December 14, 2005

Holiday Challenge

Are you going to try to work on your dissertation or publication over the winter break?

I'd like to offer a holiday/winter break challenge to anyone who would like to take me up on it.

Post what you'd like to work on (if anything) over the holidays, and the maximum amount of time you'd like to spend on it daily. Please keep this time limit reasonable and low unless you're under huge deadine pressure -- in which case you don't need this challenge in order to get something done! Then you can go back to this post daily, weekly or just at the end of the challenge (shall we say January 15?) to say how you did, to tell us about your problems or to encourage and commiserate with others.

So, to summarize:
  • Post what you're working on
  • Post your daily time commitment
  • Post again periodically to tell us how you're doing -- I'll receive all posts as emails and will comment and encourage you!

Good luck and happy holidays!

December 4, 2005

With a Little Help From My Enemies

This is the title of a Dec. 1, 2005 "First Person" article in the Chronicle, by A. Papatya Bucak. She writes about the double-edged sword of jealousy and admiration of role models that compels her to exceed. She laments the fact that the "Life on the Tenure Track" meetings in her department give practical advice instead of allowing the faculty to showcase their work or model their successes.

I wish we would all sit in a circle and read from our favorite works. Then wouldn't we all want to go home and write? Isn't that what made us writers in the first place? Jealousy?

Most of my colleagues are not creative writers -- they are literature scholars, historians, and sociologists, but surely they have their equivalent inspirations. Rather than warning against failure, our meetings could model success. I don't need any more practical advice: What I need is inspiration.

During the three years I was a graduate student, every one of my writing professors published a book. And they were fantastic teachers. .... Those faculty members, more than anyone or anything else, remain my models for what I can and should do.

It's hard to get people to brag about themselves, but I know my readers would love to hear success stories about what has worked well for you! Please share your successes, whether in grad school, during the job search, and as a junior professor. (I wonder if the author was really a graduate student for only three years -- if so, she's a great role model herself!)

What worked for you in writing your dissertation? What did you wish you had done to help yourself with dissertation writing? What kept you going during the job search? What led to your best interview? How do you get any writing done while teaching?

People need role models! Let's be role models for each other.

December 3, 2005

More Reactions to "We Need Humanities Labs"

My article in Inside Higher Ed, "We Need Humanities Labs," has generated a lot of comments, I'm happy to say! I've seen the argument that I made for more interactions among those in the humanities tied in to the need for those in the humanities to collaborate more to compete for funding, and also to the idea of setting aside physical library space for grad students and advisors to meet.

John, who writes Machina Memorialis, wrote a particularly thoughtful and well-written post. He writes about his experience in such a "lab."

It's about the connections, the associations, the joining of disparate pieces of information into something new. It was the exposure to ideas, to thoughts, to associations and connections I wasn't going to encounter on my own....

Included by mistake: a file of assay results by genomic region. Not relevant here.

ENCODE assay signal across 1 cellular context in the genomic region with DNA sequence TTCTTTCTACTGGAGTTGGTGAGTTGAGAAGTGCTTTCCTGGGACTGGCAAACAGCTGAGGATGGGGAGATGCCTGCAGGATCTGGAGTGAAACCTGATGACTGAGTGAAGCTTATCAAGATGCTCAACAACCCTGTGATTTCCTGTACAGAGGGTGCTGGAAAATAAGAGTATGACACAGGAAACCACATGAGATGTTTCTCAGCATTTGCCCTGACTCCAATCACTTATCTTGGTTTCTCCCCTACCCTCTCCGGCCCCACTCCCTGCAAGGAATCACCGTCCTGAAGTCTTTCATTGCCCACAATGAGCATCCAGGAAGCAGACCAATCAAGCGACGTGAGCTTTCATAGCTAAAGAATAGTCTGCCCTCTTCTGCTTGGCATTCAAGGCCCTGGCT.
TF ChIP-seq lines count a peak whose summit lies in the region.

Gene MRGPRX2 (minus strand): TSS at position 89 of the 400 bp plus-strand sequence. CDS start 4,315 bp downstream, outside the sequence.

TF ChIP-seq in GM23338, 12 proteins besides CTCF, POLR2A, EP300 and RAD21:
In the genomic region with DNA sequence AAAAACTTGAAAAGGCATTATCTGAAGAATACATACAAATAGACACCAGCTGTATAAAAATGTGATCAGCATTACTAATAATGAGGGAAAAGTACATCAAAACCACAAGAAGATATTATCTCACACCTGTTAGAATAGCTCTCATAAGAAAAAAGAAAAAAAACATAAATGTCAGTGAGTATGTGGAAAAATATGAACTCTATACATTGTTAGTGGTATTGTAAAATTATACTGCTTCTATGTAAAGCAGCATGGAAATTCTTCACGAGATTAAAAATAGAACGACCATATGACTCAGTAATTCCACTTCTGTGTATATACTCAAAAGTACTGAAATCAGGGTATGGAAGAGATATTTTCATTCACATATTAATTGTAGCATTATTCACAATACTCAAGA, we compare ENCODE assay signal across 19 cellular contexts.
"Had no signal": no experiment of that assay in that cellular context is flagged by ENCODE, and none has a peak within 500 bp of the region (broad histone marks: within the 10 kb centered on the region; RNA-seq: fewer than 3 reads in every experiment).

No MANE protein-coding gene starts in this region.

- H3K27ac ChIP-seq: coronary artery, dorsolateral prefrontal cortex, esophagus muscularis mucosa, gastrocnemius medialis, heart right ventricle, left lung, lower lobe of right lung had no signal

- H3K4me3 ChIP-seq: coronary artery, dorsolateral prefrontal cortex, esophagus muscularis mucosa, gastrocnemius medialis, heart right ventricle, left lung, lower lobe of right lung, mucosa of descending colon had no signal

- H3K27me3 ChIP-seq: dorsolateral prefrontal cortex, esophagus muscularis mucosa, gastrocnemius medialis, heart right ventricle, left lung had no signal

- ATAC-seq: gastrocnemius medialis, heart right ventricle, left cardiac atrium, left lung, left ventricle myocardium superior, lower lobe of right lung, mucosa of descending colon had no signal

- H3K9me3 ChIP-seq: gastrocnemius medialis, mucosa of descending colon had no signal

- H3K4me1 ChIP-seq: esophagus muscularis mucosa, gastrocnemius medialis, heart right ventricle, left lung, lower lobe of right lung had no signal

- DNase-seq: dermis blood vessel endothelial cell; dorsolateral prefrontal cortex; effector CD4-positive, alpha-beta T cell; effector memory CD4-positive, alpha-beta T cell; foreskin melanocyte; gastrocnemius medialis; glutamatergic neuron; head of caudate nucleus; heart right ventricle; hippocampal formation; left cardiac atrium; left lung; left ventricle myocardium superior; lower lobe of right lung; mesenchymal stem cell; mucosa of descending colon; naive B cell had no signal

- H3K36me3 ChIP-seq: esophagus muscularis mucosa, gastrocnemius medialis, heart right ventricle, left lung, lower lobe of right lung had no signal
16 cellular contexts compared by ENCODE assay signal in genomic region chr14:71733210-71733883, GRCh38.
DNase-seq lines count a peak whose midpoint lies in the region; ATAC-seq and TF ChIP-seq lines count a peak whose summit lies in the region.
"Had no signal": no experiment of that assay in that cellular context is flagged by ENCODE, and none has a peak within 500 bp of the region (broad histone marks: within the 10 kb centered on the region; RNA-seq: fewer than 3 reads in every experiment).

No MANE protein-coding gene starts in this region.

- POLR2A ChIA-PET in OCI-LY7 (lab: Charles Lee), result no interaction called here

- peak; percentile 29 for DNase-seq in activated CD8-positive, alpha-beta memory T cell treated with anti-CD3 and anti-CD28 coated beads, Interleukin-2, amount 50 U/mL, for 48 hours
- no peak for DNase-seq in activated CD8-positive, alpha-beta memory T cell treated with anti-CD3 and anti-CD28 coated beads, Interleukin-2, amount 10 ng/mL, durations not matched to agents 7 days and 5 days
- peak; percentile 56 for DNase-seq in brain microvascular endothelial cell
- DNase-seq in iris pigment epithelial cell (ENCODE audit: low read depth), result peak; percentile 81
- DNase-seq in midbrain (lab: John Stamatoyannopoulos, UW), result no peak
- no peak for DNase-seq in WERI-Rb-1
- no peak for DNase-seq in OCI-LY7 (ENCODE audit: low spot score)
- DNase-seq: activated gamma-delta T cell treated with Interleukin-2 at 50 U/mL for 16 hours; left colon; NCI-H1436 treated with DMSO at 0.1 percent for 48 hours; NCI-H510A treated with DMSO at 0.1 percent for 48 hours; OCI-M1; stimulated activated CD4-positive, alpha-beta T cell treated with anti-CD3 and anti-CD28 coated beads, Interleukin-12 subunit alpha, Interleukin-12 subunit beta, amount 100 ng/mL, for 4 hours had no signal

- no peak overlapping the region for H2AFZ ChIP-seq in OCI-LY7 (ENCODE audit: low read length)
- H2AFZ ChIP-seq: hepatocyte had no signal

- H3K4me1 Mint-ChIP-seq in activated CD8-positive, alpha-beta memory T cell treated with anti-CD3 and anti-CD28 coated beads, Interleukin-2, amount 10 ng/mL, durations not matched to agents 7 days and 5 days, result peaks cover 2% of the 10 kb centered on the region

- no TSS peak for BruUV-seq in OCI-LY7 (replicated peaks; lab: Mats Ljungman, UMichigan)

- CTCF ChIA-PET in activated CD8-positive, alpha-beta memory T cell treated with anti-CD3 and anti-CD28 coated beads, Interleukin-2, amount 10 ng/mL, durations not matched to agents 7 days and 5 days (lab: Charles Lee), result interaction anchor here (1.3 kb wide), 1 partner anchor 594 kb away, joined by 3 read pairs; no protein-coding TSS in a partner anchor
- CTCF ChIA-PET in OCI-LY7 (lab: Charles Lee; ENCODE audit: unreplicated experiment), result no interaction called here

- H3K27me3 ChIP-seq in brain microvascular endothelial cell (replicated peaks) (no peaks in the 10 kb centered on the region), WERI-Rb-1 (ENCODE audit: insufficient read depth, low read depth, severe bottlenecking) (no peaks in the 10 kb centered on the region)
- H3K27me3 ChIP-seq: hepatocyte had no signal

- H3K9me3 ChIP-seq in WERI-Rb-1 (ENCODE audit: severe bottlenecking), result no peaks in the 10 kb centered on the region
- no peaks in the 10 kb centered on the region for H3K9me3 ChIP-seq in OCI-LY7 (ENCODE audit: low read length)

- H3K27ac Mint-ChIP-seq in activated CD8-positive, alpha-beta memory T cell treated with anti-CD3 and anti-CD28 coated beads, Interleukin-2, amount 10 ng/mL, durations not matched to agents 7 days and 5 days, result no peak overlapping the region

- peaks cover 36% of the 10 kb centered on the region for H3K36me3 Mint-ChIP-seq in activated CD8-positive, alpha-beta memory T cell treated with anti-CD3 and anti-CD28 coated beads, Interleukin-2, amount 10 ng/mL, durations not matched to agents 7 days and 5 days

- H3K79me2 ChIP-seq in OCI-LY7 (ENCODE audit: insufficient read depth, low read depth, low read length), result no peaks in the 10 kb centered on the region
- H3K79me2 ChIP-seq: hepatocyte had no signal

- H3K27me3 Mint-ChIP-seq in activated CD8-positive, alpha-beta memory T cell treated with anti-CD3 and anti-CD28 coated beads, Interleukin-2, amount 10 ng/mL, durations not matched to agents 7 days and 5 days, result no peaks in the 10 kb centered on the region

And that, I think, is what Gina Hiatt is suggesting in this piece, that by coming together weekly to focus on each others work, to bounce ideas off each other, to tap into and share each others storehouses of knowledge and experience, to create a continuing intellectual dialogue that we can draw upon when we enter into our quiet, solitary time of reading, thinking, and writing. But, most importantly, we then bring back to the group what we get out of that quiet, solitary time.

In a piece in Inside Higher Ed, Donald Hall talks about his plans to use his endowed chair position to be "a facilitator of others’ work, a discussion leader, and an engaged — and intellectually engaging — colleague." He lists as one of his goals "building intellectual cohesion," something he describes as "sorely lacking in intellectual communities."

A research support group that meets once a month to exchange work-in-progress, offer feedback (even copy-editing suggestions), and engage in inter-methodological and inter-specialization dialogue is an easy and inexpensive way to nurture community and also mentor to junior faculty. In fact, this would address some of the concerns that Gina Hiatt mentions in her recent essay “We Need Humanities Labs.” It would model the behavior among faculty that she hopes to see occur between faculty and students and among students themselves. All it takes to set up such a support group, as I have now at two universities, is a few hours of work on e-mail and a bit of organizational energy. Yet such a group is only one strand in what should be a larger web. It takes little extra time and effort to supplement that group with others devoted to reading a work of general use in research or pedagogy or to exchanging ideas for professional growth or teaching. Not all colleagues will take advantage of such opportunities; some may choose to participate in only one or even none. But for those who do participate, these efforts can help nurture a sense of intellectual community in an otherwise fragmented professional life.

And finally, not that I would ever Google myself, but I did happen to find this on Google: "Necesitamos Laboriatorios en Humanidades." Granted, it's only the title translated, but it made me feel very international.